Citing a 2002 case, Judge Lohn wrote, “It is not a function of the court to dictate to the other branches of government how they follow through with the work that is their public duty to accomplish.
“Under Judge Grendell’s view of his jurisdiction, a property owner who has a yard sale that slows traffic to and from a park, or a contractor who improperly installs a swing set or a citizen who sends an email criticizing a park commissioner – each could be brought before the probate court to face contempt charges for ‘interfering with the park district’s purpose,’ ” Judge Lohn wrote.
Ms. Laurie wrote that those comparisons are not in the realm of possibility for Judge Grendell.
“Judge Grendell would never misinterpret the Ohio Supreme Court’s ruling of his jurisdiction to include trivial matters such as a yard sale that slow traffic to and from a park, an improperly installed swing set, or an email critical of a park commissioner,” she wrote.
She said he acted within the law as directed by the Ohio Supreme Court.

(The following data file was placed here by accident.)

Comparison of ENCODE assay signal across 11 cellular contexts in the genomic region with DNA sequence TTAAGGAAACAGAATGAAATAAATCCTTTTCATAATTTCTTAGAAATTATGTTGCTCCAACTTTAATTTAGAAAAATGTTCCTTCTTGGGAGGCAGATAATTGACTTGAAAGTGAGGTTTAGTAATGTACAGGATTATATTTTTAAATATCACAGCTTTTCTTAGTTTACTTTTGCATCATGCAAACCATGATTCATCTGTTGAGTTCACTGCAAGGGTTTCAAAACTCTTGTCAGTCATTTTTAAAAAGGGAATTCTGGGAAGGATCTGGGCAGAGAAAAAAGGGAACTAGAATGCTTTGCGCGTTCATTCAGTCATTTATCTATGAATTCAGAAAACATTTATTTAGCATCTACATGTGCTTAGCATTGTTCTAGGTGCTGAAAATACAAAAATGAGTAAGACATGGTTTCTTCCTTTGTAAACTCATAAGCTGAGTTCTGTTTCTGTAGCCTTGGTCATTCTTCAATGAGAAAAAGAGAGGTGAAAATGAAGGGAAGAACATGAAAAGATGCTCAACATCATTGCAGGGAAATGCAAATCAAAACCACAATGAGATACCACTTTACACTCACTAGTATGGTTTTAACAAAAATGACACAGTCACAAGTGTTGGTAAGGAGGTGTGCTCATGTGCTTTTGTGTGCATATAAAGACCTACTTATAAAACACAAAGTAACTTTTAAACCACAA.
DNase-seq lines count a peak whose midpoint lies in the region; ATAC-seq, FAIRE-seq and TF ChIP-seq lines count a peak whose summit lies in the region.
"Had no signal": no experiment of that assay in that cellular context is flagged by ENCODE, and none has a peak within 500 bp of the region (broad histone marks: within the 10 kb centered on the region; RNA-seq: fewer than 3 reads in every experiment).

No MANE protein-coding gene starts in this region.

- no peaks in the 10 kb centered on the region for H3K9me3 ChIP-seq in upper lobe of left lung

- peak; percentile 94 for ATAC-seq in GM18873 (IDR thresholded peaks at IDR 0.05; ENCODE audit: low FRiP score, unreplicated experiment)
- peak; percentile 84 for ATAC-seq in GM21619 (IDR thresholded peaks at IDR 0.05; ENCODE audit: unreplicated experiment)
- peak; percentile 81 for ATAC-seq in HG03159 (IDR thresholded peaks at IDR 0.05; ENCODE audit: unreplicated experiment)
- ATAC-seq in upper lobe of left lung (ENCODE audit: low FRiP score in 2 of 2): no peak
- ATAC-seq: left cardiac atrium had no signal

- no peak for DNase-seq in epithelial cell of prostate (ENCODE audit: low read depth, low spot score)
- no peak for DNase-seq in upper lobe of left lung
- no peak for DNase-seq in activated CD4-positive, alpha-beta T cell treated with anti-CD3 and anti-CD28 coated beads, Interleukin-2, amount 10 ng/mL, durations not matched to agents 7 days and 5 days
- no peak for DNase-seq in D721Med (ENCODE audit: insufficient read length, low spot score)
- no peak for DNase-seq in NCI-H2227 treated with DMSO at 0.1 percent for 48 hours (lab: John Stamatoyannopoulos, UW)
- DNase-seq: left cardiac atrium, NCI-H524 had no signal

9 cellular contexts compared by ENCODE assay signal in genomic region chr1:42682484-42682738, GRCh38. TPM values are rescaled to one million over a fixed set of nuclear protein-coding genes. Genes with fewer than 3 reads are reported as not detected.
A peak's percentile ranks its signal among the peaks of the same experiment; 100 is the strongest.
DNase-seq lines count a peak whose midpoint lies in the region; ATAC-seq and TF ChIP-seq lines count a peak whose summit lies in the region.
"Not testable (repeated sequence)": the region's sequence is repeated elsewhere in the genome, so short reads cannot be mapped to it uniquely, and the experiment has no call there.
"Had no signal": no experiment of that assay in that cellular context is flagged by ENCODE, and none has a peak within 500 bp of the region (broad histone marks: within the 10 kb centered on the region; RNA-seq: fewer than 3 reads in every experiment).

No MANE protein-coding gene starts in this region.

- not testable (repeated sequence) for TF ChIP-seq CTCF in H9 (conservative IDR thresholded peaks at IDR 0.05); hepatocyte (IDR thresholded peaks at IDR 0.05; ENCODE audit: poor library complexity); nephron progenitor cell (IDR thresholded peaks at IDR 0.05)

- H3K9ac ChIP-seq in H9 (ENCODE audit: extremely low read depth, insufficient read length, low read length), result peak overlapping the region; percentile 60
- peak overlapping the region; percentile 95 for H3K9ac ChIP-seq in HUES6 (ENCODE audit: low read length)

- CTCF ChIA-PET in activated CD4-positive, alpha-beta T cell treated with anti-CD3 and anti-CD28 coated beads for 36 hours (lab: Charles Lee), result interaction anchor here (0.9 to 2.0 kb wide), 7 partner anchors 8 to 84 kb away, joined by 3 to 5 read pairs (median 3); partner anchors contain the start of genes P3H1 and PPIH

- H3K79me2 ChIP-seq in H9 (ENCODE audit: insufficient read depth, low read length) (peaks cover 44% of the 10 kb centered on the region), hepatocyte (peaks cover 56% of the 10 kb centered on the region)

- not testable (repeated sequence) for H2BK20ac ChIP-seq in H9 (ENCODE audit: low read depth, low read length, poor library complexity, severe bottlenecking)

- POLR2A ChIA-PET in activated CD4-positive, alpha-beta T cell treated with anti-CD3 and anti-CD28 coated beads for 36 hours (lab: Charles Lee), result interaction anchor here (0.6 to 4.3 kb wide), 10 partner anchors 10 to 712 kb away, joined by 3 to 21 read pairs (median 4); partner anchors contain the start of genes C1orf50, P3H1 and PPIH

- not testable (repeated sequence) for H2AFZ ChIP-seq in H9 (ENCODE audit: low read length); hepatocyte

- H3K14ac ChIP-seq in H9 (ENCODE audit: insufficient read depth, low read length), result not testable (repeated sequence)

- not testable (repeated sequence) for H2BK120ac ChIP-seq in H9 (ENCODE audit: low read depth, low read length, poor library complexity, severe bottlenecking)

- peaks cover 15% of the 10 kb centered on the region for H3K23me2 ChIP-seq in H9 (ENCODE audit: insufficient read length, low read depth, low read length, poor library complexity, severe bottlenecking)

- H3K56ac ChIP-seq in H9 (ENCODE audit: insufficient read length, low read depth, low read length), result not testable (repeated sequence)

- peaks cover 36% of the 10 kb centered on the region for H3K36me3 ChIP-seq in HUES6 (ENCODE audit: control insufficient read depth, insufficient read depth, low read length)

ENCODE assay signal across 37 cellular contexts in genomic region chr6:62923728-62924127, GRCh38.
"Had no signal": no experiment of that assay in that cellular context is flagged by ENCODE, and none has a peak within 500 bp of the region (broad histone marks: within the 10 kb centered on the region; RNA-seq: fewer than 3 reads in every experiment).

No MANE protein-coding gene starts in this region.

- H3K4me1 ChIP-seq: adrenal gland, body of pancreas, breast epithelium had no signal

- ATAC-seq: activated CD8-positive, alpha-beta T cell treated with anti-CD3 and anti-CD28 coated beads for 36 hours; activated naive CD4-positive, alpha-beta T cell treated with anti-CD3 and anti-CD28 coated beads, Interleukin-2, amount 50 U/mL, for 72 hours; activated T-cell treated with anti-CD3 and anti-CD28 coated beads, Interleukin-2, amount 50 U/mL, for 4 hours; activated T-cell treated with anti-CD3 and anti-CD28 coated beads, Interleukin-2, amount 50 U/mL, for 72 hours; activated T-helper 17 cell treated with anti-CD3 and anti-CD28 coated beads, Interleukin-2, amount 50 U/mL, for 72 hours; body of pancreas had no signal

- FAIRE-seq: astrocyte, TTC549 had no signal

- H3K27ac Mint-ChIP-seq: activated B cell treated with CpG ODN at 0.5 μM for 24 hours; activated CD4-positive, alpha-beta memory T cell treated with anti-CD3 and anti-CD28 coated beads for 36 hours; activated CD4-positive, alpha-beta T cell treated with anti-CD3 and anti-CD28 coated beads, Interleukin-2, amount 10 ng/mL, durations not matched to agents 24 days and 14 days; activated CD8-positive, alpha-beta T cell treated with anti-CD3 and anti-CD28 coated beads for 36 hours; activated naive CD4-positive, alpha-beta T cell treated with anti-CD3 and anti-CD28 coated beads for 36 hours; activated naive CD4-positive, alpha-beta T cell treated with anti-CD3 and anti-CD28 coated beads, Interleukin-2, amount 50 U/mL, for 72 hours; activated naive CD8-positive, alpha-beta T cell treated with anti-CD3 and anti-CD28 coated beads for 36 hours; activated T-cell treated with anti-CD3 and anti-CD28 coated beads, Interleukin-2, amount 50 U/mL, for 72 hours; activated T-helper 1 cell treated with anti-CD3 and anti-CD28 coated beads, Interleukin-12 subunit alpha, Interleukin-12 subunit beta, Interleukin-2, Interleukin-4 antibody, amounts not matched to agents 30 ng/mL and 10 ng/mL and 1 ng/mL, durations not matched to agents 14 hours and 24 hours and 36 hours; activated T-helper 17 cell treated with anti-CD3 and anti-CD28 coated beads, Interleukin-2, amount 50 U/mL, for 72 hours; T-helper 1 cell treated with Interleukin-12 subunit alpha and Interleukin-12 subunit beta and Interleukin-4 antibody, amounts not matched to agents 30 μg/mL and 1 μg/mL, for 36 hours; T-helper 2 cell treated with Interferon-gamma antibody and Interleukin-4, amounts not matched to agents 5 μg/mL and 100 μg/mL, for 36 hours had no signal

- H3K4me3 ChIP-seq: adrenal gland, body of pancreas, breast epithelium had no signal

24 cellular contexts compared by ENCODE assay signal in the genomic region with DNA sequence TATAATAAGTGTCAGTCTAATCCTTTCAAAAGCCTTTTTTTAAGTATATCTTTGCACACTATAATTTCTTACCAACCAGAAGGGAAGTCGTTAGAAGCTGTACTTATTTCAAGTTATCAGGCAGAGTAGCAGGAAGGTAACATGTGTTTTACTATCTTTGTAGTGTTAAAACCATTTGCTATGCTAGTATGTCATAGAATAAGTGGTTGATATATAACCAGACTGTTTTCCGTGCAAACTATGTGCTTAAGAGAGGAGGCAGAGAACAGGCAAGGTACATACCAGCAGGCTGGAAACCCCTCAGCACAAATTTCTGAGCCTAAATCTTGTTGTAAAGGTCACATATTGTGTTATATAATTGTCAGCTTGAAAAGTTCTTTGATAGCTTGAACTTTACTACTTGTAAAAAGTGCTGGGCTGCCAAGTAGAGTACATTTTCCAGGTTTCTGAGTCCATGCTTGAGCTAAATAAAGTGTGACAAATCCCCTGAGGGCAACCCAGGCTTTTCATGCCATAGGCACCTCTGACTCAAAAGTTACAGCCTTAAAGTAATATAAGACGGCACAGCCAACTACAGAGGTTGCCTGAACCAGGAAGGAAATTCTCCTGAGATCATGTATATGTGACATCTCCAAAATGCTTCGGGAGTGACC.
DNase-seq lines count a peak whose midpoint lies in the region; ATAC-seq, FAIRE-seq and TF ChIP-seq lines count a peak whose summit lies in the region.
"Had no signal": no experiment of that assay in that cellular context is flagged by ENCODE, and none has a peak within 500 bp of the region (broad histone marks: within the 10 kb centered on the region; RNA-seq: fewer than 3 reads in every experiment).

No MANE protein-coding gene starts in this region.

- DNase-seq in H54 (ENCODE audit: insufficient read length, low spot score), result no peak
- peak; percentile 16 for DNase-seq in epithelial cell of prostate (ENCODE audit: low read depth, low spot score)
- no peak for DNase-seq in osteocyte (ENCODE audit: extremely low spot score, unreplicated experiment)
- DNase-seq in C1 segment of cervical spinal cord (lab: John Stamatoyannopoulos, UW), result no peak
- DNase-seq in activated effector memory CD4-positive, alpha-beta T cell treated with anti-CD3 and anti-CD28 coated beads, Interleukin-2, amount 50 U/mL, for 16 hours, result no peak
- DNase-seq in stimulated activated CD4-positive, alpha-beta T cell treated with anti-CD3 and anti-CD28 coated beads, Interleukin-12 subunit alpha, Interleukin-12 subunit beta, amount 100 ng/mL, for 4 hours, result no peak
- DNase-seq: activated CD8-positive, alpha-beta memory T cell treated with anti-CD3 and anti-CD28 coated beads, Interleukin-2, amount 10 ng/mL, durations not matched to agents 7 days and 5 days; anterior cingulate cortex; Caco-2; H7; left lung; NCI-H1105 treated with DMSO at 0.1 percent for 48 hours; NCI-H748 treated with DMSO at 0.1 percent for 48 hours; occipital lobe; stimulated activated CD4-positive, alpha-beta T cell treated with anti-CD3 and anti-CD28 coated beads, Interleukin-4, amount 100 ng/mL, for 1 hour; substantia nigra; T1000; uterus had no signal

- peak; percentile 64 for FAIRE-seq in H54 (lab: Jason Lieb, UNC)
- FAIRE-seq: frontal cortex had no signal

“Judge Grendell’s jurisdiction was clearly defined in the Ohio Supreme Court’s unanimous decision which, in fact, recognized that actions by township trustees which directly interfere with Judge Lavrich’s original order is proper jurisdiction for the probate court judge, as these actions would effectually terminate the park district’s operation of the only current park within the district. However, the visiting judge’s ruling directly contradicts this decision rendered by all seven Ohio Supreme Court Justices, as well as the opinion advocated by 18 of Ohio’s most experienced probate judges.”
In conclusion, Judge Lohn wrote that the “September 2016 entries violate the separation of powers doctrine and are premised upon an improper judicial investigation.”
The matter is yet to be fully decided as Chester Township Trustees will continue their fight with Judge Grendell over park operations and their actions in Ohio 11th District Court of Appeals. The Ohio Supreme Court appointed three outside justices to hear the case – Judge Christopher Gallagher with the 8th District Court of Appeals, Judge William Andre Klatt with the 10th District Court of Appeals and Patrick Martin McGrath, a retired judge who served with the 10th District Court of Appeals.
Mr. Radtke and Mr. Petruziello declined comment given the pending litigation in the courts.